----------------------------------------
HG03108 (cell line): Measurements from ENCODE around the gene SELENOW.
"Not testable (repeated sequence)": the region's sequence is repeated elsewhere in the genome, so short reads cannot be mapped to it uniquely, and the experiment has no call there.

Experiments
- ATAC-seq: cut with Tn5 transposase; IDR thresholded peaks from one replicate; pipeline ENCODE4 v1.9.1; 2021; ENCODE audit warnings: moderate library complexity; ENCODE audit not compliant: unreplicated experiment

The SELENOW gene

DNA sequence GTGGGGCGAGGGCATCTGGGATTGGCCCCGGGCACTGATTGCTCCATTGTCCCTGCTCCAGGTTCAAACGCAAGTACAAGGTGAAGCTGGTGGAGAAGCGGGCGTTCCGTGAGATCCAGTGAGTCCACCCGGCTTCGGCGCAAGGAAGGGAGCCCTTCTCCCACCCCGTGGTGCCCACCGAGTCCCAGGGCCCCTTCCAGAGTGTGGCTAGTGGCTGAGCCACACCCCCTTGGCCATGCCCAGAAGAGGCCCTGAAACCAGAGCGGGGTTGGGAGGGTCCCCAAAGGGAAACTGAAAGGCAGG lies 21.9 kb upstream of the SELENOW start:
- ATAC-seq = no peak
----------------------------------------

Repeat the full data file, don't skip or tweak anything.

HG03108 (cell line): Measurements from ENCODE around the gene SELENOW.
"Not testable (repeated sequence)": the region's sequence is repeated elsewhere in the genome, so short reads cannot be mapped to it uniquely, and the experiment has no call there.

Experiments
- ATAC-seq: cut with Tn5 transposase; IDR thresholded peaks from one replicate; pipeline ENCODE4 v1.9.1; 2021; ENCODE audit warnings: moderate library complexity; ENCODE audit not compliant: unreplicated experiment

The SELENOW gene

DNA sequence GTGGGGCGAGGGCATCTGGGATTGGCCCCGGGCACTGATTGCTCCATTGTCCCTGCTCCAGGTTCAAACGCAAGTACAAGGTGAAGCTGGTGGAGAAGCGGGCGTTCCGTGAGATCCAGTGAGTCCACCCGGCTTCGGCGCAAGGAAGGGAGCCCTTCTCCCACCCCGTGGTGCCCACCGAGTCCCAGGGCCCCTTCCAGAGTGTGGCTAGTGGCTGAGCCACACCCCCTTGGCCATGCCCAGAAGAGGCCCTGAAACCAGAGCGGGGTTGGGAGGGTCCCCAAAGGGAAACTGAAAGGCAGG lies 21.9 kb upstream of the SELENOW start:
- ATAC-seq = no peak